I watcriverhed my dearest friend reliving the conversation she had with Jesus days before. Even through Skype, I could see that familiar love-struck, far away look she gets when she talks about her One love. I know the look well because we have shared it for years. As we swung in hammocks and mused at who He might be, marveled under blankets as stars fell in a black sky, or watched silent ripples dance down the river as we both grieved and rejoiced over what we were learning about Jesus. From the day I met her, she reminded me of that river, teeming with life and giggling with anticipation of the adventure ahead – seeming to wander but all of its parts headed in one, determined direction .

Yet, in the last few years her eyes have changed. The puppy love of fresh Jesus-relationship has been replaced with a deep, abiding, hope-filled sadness. In them I see the remnants of healed scars left by the most painful and powerful of loves. She has walked with Jesus for as long as I can remember, and now walks with the limp of one who has wrestled and been blessed.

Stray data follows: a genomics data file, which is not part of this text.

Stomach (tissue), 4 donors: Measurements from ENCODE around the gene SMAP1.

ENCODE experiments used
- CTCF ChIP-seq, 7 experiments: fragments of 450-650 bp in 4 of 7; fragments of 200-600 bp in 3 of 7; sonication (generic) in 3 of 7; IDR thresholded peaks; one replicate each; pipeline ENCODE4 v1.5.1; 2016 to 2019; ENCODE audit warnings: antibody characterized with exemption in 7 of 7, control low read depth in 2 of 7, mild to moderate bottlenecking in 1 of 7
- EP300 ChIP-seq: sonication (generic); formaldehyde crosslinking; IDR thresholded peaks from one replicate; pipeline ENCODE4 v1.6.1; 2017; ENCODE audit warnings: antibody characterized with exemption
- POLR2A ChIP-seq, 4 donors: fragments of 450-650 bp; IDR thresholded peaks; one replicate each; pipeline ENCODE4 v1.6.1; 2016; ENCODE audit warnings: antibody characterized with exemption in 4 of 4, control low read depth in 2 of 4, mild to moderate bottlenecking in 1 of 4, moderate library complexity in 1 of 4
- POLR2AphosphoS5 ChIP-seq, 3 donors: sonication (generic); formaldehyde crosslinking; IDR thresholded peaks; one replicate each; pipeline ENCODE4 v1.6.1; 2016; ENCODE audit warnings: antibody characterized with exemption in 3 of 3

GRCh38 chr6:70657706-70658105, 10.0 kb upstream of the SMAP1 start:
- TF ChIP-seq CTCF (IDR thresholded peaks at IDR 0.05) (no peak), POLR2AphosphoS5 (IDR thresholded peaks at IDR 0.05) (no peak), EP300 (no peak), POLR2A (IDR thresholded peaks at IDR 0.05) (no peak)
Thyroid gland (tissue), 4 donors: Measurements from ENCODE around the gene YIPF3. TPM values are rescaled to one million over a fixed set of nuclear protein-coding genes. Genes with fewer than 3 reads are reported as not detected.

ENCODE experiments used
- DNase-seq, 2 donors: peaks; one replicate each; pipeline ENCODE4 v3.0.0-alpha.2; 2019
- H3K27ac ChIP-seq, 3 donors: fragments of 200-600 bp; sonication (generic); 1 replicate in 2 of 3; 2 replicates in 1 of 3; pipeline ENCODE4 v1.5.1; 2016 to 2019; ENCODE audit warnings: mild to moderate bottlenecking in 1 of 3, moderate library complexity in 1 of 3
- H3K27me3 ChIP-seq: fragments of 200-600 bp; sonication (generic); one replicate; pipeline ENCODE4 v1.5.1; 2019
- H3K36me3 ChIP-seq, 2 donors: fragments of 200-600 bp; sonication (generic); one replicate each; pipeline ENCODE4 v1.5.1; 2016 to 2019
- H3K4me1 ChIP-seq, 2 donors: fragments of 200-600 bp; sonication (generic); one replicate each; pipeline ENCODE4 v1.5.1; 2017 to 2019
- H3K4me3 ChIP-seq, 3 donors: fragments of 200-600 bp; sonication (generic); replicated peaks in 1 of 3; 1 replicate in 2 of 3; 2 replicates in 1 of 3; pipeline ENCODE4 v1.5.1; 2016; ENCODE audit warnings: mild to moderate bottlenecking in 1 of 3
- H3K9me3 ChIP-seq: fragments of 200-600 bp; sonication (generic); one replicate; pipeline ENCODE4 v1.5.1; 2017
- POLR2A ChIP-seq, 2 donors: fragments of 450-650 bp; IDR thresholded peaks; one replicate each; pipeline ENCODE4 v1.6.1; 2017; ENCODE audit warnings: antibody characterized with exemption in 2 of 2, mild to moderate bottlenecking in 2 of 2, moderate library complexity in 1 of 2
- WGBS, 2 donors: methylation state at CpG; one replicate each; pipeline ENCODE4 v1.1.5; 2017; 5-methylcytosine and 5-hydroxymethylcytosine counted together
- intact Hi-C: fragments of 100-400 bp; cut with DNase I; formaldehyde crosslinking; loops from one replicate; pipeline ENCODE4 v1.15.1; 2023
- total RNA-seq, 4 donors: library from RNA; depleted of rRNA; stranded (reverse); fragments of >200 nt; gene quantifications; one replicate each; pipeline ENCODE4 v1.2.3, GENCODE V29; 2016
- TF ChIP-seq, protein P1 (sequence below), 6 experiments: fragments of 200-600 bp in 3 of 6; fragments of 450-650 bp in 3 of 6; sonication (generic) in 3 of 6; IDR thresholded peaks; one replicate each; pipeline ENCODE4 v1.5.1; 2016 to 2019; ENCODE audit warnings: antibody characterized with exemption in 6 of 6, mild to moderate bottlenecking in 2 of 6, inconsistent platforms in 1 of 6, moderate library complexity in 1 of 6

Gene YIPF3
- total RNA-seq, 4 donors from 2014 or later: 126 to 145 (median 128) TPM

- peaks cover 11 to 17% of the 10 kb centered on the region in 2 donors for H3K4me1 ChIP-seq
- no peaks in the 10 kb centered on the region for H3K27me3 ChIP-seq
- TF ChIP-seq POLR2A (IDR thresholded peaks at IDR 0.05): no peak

Her love for Christ has driven her to the depths of human pain. She walks the streets of a red light district, building relationships with women in bondage. She has breathed in the stench and emptiness of abject poverty. She has seen those caught in the sex trade, and watched a young man die. She hasn’t opened up to me about every detail of what she has seen, but she doesn’t need to. I can see it. I can feel it. We have wept together over the burden she carries on behalf of those she is called to love. And though she has seen the reality of human suffering, she still holds fast to the fact of a good God.

I feel my heart ache as she tells me about sitting on the pier, telling her Love that she does not trust in his protection. She has seen too much. I ache because, though I haven’t seen what she has, my heart stifles the same fear. I am brought back to my own doubts. In my mind, if God is a good Father then that leads necessarily to His being a protecting Father. If I, like God, had the ability to protect my children from pain, from being hurt by others or their own choices, I absolutely would. Without question. Is that not what a good parent would do?